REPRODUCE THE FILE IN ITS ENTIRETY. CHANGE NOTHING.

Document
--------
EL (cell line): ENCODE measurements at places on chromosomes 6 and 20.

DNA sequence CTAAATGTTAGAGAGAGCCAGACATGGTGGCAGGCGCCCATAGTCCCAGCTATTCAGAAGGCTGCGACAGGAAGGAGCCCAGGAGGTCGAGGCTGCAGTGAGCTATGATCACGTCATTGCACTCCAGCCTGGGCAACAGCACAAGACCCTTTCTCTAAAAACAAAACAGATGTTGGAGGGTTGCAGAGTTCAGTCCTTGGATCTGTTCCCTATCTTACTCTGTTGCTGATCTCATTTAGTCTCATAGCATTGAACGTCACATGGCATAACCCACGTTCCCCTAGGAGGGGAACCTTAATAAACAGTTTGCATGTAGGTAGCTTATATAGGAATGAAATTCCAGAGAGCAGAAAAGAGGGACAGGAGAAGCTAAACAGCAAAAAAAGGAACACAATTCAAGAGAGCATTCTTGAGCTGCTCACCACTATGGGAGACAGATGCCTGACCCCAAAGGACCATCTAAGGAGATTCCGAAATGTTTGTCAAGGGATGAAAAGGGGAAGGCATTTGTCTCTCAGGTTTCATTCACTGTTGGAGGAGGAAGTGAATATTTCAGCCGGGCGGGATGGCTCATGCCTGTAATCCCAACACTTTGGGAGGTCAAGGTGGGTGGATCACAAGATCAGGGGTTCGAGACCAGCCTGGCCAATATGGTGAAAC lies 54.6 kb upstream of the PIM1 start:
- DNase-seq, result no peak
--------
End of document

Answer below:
EL (cell line): ENCODE measurements at places on chromosomes 6 and 20.

DNA sequence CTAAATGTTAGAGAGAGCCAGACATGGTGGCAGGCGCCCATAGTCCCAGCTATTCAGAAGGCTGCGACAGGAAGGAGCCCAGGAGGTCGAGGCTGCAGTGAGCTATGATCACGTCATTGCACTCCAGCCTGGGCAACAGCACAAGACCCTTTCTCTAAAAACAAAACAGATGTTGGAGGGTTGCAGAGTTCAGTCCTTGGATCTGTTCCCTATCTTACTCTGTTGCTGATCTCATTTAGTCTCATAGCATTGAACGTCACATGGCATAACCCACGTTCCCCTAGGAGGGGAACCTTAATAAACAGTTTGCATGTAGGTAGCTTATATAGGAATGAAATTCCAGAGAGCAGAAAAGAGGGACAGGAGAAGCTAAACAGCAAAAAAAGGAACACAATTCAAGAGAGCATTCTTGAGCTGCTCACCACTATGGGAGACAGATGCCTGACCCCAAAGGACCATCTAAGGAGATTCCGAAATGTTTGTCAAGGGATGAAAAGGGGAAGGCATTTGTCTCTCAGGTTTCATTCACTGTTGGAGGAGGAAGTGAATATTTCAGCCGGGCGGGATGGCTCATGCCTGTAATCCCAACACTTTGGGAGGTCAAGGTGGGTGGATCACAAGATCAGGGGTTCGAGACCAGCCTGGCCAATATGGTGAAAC lies 54.6 kb upstream of the PIM1 start:
- DNase-seq, result no peak